Clash between Spirituality and Materialism

Quranic solutions to overcoming excessive love of the world

We live in a society that is materialistic, yearns for more and more of things, physical pleasures, and fame. We know that in excess these can be destructive forces, how do we dampen them? Here I have selected a chapter, Surah Al-Kahf of the Glorious Quran that provides a powerful answer. This is from my new translation of the Quran, which will be published later this year, Insha Allah.

Surah Al Kahf was revealed between the Eighth and Tenth year of the Prophet’s (peace be upon him) mission. Its central theme is the contrast between spiritual and the material world, the paradox of the two, one permanent the other temporary, one mysterious and hidden, whilst the other manifest and superficial. We are tempted by the attractiveness, taste and the benefits of the material world but fail to recognise the importance of the spiritual life. This contrast is exemplified by five moving stories in the Surah, each one of them representing a feature of spiritual and material life. Each account from human history is followed by a terse and illuminating commentary which instils the love, the Majesty and Grandeur of Allah in the reader’s mind. Allah says, “Surely what is on Earth, We have made attractive in order that We may test, which of them does best deeds” (Al Kahf: 7).

The five stories are:

  1. The story of the sleepers of the cave. This is about young men of faith who were serious believers, unwilling to compromise their faith. They challenged the society’s evil, abandoned their families and loved ones to save their faith from an oppressive ruler. The story illustrates Allah’s power of resurrection, bringing dead to life and human loyalty and the power of faith.
  2. The story of the poor and the rich man draws attention to the attitude and the behaviour of the worldly man; proud, greedy, self-centered, and insensitive. The lesson taught is, “Wealth and children are beautiful decoration of this life. However, good deeds will remain with your Lord and become a source of excellent reward and hope” (Al Kahf: 46).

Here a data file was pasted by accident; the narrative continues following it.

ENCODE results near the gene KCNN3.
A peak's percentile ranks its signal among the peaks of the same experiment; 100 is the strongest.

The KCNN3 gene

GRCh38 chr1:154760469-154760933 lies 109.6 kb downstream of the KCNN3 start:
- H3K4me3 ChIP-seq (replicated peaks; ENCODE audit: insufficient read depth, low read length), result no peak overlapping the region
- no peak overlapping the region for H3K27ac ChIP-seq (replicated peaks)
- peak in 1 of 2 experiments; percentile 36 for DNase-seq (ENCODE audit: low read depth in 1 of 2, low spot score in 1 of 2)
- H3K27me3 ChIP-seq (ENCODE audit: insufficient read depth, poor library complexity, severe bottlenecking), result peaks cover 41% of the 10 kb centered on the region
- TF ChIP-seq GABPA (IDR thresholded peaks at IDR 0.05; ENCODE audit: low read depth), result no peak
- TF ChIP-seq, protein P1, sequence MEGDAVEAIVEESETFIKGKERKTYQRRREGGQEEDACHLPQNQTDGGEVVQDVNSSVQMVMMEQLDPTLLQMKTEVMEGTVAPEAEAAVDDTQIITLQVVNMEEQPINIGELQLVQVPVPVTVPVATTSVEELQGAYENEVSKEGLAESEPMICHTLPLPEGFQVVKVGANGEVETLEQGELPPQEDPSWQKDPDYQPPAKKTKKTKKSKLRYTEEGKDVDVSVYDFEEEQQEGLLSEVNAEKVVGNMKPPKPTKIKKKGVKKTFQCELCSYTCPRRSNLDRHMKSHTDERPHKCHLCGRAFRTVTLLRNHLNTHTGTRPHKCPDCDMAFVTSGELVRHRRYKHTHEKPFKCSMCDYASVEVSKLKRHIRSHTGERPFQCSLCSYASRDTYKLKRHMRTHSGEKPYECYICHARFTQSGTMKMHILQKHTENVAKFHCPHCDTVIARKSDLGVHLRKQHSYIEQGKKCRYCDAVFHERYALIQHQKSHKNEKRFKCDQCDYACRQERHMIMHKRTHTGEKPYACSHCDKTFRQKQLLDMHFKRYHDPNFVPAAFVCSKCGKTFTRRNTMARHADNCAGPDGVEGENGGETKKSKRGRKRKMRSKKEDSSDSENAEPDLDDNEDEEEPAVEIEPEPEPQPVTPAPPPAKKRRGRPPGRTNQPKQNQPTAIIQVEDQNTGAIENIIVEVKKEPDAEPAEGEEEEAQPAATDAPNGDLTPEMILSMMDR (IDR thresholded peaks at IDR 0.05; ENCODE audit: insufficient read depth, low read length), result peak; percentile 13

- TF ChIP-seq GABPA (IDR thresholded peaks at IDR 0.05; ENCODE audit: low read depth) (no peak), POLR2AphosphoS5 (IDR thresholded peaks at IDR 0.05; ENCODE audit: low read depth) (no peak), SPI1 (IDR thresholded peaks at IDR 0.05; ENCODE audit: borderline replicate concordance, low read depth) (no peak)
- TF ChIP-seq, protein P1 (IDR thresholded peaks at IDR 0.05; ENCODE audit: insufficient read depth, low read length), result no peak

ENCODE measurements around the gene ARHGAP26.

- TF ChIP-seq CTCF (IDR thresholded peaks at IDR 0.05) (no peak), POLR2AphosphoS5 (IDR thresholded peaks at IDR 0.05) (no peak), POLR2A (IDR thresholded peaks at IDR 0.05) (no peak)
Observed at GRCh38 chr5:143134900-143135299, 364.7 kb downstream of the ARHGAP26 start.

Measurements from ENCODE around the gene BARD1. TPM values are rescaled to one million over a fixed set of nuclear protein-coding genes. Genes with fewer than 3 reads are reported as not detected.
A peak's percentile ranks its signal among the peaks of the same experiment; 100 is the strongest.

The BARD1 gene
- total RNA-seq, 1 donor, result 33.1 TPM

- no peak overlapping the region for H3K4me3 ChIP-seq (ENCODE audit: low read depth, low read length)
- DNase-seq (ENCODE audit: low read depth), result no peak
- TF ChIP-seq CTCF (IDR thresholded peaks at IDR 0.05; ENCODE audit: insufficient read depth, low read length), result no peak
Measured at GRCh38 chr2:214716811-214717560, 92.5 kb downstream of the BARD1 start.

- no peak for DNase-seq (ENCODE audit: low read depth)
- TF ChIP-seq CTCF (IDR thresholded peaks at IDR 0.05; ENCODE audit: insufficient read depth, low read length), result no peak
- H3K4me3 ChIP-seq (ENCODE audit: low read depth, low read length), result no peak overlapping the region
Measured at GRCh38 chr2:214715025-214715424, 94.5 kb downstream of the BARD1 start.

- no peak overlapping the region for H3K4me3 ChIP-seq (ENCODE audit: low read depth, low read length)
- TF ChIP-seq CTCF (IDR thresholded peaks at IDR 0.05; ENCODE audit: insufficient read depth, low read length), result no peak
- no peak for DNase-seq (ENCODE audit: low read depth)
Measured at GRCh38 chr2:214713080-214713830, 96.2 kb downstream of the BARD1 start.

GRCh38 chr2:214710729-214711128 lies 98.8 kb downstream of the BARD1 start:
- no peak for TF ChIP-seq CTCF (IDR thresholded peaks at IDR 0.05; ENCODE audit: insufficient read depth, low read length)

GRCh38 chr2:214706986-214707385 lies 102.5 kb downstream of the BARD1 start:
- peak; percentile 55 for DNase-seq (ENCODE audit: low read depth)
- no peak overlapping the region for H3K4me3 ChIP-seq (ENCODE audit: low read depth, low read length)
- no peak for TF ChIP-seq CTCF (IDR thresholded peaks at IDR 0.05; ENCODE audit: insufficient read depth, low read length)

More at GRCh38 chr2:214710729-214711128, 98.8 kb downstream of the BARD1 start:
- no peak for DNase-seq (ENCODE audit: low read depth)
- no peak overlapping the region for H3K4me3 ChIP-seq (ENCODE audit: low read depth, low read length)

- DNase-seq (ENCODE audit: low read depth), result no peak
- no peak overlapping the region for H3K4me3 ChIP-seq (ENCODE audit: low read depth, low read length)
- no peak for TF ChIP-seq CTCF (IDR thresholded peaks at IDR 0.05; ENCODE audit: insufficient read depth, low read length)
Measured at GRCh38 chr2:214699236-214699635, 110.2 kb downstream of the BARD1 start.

3. The story of Prophet Adam and Satan explains the real cause of spiritual sickness, following Satan, the sworn enemy of humanity, who is the root cause of human misery, so beware of him.
  4. The fourth story is about Prophet Musa and Khidr, the sage who explains the paradox of outward actions and inner meanings; what appears to be harmful turns out to be beneficial, a loss becomes a gain. The story reinforces the proverbial saying, “A blessing in disguise”. Mohammed Asad observes, “The theme of spiritual awakening…is shifted to the plane of man’s intellectual life and his search after ultimate outward appearance and inner reality are shown to be vastly different so different that only mystic insight can reveal what is superficial and what is real”. The lesson is accept Allah’s will, since His plan is full of wisdom and follow the way of the blessed Messenger (peace be upon him).
  5. The story of Zul-Qarnayn, the mighty ruler of the East and West, counters the notion that the world must be abandoned for spiritual growth. It is not necessary to abandon the world to gain Paradise. What is needed is Allah-consciousness all the time.

What is the connection between the five stories?

These stories deal with five major types of trials and temptations of life that individuals face:

  1. The despotic leaders: The young men feared that the Emperor would forcefully convert them. Our faith too is always being challenged by the society around us, how well we face these trials, determines the strength of our faith. The protection is in the company of righteous people and to develop a strong and faithful community of believers around us.
  2. Wealth: The temptation of wealth is strong, man’s love for it is intense, and when it comes face-to-face with religious obligations, sometimes we succumb to our wealth, unable to sacrifice it, unable to spend it for good. The solution given here is, avoid attachment to the world.
  3. Temptations of Satan: Satan tempted our father and mother, Adam and Eve. He tempts us all the time. How can we protect ourselves from these temptations? Trust in Allah and always looking for His protection.
  4. Knowledge: Competence and skills can lead to arrogant behaviour, the protection against this is humility, recognising one’s weaknesses and the example of the humility of Musa is an excellent role model for us.
  5. Power and influence: Corrupts and leads people to commit atrocities and the protection against corruptive power is to be sincere and genuine in one’s desire to serve others.

In each of the five stories we see rivalry between good and evil, a tussle between right and wrong. These five types of trials are a thread that binds together these stories.

There is a lot of movement of people in Surah Al Kahf, people moving from place to place. The young men escape from the town and climb to the top of the mountain. Whilst in the story of the rich man and the pauper they walk to the orchard, in the case of Musa there is travelling by boat and foot, whilst the adventures of Zul-Qarnayn moving from East to West with his army are fascinating. Could the Quran be hinting to the fact that success lies in people moving from place to place and travelling? Goodness is promised in movement and searching for Allah’s gifts.